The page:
Then of course, there’s Machu Picchu. This awe-inspiring destination, a UNESCO World Heritage site, reflects the architectural ingenuity of the Inca empire. Machu Picchu’s temples, terraces, and irrigation systems have astounded travelers from all over the globe. With remarkable design, great mystery surrounding the site’s origins, and magnificent scenery, it’s no wonder this wonder tops many a travel list.
And Peru’s design achievements are not only relics of the past. At the Uros Islands, you’ll discover an entire community built on design and creativity. Known as the floating islands, the Uros Islands on Lake Titicaca are literally built out of totora, an aquatic plant found in the region. Even the island’s dwellings and fishing boats are crafted from the totora plant. Much of Peru’s historic design seems to seamlessly integrate with the natural landscape, and this fascinating locale reflects that same attention and care.
The artistry of Peru is also beautifully reflected in its textiles. From tapestries to clothing, the vibrant textiles of Peru are truly a sight to behold. At Lima’s National Museum of Archeology, Anthropology, and History of Peru, you’ll find thousands of textiles dating back to 2500 BC. And at Awana Kancha in Cusco, you can observe demonstrations of traditional weaving techniques – plus spend time with some very adorable camelids.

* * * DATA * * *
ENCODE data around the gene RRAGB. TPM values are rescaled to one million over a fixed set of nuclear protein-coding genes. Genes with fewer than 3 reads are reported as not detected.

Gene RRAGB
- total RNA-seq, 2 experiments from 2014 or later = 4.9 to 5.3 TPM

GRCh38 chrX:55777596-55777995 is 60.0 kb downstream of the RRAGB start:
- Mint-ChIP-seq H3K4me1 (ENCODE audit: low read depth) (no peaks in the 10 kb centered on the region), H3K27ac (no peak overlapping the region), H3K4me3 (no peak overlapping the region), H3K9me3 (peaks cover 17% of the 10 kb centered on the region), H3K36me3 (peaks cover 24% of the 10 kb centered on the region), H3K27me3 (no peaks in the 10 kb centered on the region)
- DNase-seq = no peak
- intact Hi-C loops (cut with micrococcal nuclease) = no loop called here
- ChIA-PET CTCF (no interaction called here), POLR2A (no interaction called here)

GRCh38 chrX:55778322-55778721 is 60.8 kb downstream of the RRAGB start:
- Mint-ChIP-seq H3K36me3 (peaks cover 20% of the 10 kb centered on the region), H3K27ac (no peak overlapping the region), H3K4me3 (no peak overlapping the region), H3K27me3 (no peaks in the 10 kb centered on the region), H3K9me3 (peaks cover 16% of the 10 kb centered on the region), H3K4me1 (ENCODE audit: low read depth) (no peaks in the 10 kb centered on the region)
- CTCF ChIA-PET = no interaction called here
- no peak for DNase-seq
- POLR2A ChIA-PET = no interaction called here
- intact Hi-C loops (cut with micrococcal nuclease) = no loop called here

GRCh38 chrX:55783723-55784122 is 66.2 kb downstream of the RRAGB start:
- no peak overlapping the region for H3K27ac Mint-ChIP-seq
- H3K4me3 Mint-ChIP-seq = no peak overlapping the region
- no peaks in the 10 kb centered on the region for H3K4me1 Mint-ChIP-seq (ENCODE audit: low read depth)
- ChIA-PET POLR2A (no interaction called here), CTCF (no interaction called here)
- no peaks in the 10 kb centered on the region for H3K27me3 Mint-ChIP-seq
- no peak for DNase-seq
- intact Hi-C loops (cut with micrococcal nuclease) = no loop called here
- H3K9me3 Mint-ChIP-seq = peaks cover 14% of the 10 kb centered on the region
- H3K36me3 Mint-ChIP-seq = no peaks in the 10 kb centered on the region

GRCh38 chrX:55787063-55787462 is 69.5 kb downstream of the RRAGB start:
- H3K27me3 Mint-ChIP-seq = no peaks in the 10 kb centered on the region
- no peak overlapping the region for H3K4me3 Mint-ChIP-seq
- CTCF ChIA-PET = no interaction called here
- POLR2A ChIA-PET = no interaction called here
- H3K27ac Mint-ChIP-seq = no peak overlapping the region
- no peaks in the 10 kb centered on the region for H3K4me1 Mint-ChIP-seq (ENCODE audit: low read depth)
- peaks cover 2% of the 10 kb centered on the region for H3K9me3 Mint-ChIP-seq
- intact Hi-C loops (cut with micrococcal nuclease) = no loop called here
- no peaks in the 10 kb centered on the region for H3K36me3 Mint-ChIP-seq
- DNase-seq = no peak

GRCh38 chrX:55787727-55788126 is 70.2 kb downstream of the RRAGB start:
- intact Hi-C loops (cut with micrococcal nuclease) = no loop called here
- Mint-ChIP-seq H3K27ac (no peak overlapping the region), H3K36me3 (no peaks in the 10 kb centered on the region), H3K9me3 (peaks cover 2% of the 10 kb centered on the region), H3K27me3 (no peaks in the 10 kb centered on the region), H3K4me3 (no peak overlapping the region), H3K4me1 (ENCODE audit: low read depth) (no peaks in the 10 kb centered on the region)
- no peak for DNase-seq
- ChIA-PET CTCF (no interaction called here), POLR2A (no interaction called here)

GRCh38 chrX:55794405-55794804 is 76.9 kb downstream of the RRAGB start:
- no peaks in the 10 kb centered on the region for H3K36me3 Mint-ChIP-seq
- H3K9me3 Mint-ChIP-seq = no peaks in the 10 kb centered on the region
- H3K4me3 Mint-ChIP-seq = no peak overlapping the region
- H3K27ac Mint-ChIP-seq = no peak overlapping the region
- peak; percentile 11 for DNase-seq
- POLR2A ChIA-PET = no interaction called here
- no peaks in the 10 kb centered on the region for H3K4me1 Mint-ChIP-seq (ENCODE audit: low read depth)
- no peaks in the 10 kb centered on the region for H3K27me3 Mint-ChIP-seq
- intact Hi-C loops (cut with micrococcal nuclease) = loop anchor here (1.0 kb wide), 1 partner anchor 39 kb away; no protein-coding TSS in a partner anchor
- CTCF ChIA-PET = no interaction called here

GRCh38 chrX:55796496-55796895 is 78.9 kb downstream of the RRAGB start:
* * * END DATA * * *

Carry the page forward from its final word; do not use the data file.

Exploring Peruvian Cuisine
Between its coastal locale, abundant rainforests, and rich agricultural history, you can certainly look forward to incredible cuisine in Peru! Here’s a gathering of produce you’ll find integrated throughout every menu, plus beloved local dishes to add to your foodie itinerary:
You must, of course, dive into some ceviche during your travels! Ceviche’s name comes from the Quechua word “siwichi”, which means fresh fish. Peru’s national dish is bright and refreshing, featuring fish marinated in citrus juices and combined with onions, chili peppers, and herbs. You’ll often find ceviche served alongside sweet potato, plantain chips, or corn.
If you’re a fan of the mighty potato, you’ll totally dig Peru’s culinary offerings. Peru is home to over 1,000 varieties of native potatoes in an array of beautiful colors. You’ll find them in dishes like causa – a tiered dish of mashed potatoes with layers that include other delicious ingredients like tuna or avocado. Depending on when you travel, you may also discover local festivities surrounding this acclaimed tuber: in Peru, National Potato Day is celebrated on May 30th. And if you’re all about dessert, here are a couple of iconic sweets to look out for. Suspiro a la limeña is a creamy dessert with notes of vanilla and cinnamon and topped with meringue, while picarones are sure to bring joy to any donut aficionados in your group. The fried, ring-shaped treats can be made from sweet potato, squash, or pumpkin, and are served drizzled with honey. Both of these desserts date back nearly 200 years in Peru, and are a delightful finale to any meal.